Returning to Mass in time of Covid-19
“We don’t know the details of the future, but we know that our lives will not end in emptiness and frustration … Because we have hope, we live differently. Because of our hope, we will learn from the past, and will embrace the future with a renewed confidence and a joyful, invincible spirit.” —Most Rev. Thomas J. Tobin, D.D., Bishop of Providence
The advent of the novel coronavirus has marked our community substantially over the past months. Whether directly succumbing to the disease it causes, or experiencing its far-reaching economic and emotional effects, all of us have been affected in some way. In an effort to protect the health and safety of our local communities, especially vulnerable populations, Bishop Tobin suspended the public celebration of Mass in March. This was a painful, but necessary decision in view of the common good. As the state begins its phased approach to re-open sectors of our community, the public celebration of Mass will resume on May 30, 2020, the Vigil of Pentecost. This is a joyous moment for our local Church as we gather again as the Body of Christ. Resuming the public celebration of Mass will look differently than before, given the recommendations of health experts.
The following points highlight some of these changes.
- Catholics will continue to be dispensed from Sunday Mass and Holy Day Masses
While public Masses will resume, vulnerable populations, the elderly, and those with underlying health conditions are asked to follow the most up to date health regulations and remain at home. There are many who might feel uncomfortable returning to Mass. They, too, have legitimate reason to remain at home. Bishop Tobin has extended the dispensation from the obligation to attend Sunday Mass and Holy Day Masses until further notice.
- Access to Mass will be limited
In order to prevent risk of infection, attendance at Mass will be limited to a percentage of the church’s capacity as specified in the fire code.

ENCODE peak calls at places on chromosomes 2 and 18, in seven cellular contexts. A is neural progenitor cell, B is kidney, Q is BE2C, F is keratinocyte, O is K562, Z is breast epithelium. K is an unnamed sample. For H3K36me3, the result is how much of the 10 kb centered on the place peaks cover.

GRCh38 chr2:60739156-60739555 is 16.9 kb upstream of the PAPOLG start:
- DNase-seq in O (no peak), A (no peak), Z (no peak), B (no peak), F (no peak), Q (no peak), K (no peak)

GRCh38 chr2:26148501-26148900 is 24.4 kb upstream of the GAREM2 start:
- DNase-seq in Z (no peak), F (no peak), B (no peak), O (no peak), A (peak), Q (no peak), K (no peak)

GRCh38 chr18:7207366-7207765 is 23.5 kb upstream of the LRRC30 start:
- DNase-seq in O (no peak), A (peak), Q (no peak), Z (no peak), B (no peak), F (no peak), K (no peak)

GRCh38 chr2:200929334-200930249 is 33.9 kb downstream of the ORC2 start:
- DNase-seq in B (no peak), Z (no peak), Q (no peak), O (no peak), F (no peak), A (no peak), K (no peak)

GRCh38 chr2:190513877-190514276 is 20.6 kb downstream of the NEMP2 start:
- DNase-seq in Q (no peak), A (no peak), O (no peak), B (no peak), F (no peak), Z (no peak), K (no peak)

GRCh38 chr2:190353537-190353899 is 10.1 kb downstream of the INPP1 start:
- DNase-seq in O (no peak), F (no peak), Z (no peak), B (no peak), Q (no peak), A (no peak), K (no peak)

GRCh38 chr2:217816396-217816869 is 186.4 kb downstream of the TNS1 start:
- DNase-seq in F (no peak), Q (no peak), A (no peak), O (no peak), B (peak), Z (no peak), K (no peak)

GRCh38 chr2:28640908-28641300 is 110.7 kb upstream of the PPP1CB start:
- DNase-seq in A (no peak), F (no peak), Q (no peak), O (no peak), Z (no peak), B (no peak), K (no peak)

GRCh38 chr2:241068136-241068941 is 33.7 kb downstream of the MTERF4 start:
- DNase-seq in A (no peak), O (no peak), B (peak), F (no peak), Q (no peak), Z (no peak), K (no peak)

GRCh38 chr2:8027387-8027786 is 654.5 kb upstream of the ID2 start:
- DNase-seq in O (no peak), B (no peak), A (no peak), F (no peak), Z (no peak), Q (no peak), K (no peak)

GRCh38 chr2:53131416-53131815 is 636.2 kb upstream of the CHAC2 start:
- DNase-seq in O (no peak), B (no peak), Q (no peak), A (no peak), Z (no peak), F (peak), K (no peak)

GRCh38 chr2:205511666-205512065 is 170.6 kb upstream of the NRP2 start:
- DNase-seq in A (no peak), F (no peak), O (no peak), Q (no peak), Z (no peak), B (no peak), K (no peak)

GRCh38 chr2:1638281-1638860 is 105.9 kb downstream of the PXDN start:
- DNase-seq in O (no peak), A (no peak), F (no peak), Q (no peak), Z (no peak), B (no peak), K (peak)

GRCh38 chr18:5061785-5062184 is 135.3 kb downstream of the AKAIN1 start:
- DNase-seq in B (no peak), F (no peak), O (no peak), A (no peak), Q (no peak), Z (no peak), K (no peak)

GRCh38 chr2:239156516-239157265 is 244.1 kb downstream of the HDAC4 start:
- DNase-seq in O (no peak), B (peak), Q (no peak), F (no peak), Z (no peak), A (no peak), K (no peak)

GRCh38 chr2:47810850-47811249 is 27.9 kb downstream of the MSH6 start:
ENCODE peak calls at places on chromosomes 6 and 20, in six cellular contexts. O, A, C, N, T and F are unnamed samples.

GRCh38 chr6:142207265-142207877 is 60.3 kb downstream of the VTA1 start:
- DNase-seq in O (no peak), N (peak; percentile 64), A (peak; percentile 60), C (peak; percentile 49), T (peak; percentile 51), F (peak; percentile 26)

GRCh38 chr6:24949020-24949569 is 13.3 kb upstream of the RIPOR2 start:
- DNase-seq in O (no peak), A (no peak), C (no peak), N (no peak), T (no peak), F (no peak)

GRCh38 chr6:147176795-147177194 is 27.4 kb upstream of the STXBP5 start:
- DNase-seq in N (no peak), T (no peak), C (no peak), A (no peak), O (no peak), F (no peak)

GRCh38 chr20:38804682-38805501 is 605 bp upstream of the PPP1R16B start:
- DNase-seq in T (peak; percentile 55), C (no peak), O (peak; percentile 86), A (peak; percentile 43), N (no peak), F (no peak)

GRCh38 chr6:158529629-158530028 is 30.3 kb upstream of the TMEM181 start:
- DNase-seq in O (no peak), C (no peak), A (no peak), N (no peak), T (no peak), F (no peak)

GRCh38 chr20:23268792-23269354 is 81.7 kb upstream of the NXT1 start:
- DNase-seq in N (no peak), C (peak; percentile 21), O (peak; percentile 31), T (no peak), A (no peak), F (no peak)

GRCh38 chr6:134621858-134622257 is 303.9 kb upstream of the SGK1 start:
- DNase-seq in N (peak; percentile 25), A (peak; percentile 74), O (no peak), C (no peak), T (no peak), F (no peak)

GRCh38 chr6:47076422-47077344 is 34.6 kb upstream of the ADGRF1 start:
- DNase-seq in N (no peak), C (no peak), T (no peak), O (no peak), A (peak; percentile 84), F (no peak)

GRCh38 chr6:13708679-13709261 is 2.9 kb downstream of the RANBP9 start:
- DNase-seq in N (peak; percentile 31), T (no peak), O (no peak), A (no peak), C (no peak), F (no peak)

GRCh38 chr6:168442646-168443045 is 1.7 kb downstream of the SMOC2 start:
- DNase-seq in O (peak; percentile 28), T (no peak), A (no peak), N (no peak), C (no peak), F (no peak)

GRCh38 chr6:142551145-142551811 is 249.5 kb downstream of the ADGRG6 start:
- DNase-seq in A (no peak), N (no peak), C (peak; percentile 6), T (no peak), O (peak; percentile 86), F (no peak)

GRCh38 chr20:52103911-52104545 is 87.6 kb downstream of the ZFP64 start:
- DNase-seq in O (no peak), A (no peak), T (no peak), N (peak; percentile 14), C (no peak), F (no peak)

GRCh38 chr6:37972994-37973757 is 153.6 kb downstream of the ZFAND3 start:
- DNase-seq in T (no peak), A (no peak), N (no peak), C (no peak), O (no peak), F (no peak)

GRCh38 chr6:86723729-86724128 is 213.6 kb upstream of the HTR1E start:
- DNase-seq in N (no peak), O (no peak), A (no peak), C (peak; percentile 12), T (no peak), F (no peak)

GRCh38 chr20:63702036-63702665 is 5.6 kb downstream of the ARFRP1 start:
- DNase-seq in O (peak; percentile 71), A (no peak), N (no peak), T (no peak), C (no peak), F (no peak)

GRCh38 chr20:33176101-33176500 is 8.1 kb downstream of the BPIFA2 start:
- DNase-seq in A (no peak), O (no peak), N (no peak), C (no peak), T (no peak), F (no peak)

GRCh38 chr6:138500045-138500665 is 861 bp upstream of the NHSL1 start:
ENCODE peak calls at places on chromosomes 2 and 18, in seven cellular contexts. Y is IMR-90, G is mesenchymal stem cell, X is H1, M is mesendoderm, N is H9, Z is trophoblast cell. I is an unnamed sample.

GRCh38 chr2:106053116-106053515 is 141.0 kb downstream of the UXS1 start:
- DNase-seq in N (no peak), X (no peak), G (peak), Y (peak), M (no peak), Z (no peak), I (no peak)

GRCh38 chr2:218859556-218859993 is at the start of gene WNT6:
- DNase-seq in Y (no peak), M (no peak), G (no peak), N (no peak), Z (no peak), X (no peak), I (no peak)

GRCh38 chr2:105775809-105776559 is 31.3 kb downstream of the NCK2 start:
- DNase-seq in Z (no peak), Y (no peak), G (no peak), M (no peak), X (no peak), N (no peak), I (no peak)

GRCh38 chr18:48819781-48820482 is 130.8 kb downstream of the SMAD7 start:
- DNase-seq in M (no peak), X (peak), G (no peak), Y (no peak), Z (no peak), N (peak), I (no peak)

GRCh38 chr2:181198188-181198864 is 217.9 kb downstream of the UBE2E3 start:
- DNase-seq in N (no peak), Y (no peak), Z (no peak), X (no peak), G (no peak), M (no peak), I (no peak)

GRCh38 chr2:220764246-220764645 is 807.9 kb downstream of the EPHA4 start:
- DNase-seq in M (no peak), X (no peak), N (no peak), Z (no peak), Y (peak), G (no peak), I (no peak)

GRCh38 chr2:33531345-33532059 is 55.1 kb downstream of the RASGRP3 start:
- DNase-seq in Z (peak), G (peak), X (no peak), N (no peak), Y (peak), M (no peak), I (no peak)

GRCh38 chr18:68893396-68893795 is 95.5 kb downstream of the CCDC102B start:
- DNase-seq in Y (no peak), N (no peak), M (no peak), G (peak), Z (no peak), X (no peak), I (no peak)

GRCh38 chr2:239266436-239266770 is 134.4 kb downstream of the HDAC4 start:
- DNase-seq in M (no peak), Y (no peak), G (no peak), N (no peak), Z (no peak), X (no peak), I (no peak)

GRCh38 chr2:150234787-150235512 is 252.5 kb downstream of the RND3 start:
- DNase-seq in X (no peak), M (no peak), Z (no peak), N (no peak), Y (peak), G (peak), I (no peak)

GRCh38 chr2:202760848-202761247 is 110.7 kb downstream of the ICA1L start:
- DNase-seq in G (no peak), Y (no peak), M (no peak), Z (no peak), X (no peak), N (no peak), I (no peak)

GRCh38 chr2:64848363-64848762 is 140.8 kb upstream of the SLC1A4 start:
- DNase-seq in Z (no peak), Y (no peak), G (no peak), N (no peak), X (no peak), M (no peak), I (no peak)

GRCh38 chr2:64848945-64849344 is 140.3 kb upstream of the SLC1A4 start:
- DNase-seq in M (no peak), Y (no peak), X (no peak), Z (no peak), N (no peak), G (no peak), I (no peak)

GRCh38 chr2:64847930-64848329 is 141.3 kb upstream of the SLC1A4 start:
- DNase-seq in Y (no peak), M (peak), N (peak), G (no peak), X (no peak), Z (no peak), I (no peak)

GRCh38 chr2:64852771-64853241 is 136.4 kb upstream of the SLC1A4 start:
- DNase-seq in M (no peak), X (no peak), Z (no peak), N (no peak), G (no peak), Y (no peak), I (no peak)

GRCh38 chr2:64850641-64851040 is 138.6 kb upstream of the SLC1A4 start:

- Hand hygiene and masks are key
Parishioners will be expected to sanitize their hands immediately upon entry to the church. Likewise, they must wear a mask at all times, with the exception of receiving Holy Communion.
- Pews will be sectioned off
In order to maintain six feet distance between parishioners, parishes will mark off sections of pews where parishioners can safely sit.
- Singing will be limited
Because of the risk of infection due to increased aerosolized particles, singing must be limited. Hymnals will be removed from churches.
- Parishioners will receive Holy Communion in a safe manner
Parishioners will take off their masks to receive Holy Communion, but the priest or other minister may wear a mask when distributing Holy Communion. The priest or other minister will always sanitize his hands before this time, and whenever he accidentally comes into contact with a person. Parishioners are encouraged to receive Holy Communion on the hand; but another option would be to refrain from receiving Holy Communion and make an act of spiritual communion instead.
- The church will be sanitized after every Mass
To ensure everyone’s safety, parish staff or volunteers will sanitize commonly touched surfaces and pews before and after every celebration of Mass.
- Budget envelopes will be submitted prior to Mass or as you leave
Instead of “passing the basket,” a secure receptacle should be available so parishioners can drop off their budget envelopes before or after Mass.
- Avoid personal contact with anyone
The sign of peace remains suspended; physical contact must be avoided at all costs.
- Those who are sick must stay home
Anyone who has symptoms of any sickness (even mild symptoms) may not attend the public celebration of Mass.
Sunday – Friday Mass may be watched at:
Welcome to the St. Rocco’s Parish Website! We are blessed to be a parish filled with life. The measure of the vitality of a parish is the way it worships the Lord and the way its parishioners care for one another. It is my hope, that through this website, you will be able to become more familiar with the history, happenings and people of the St. Rocco’s Parish Community.
Rev. Angelo N. Carusi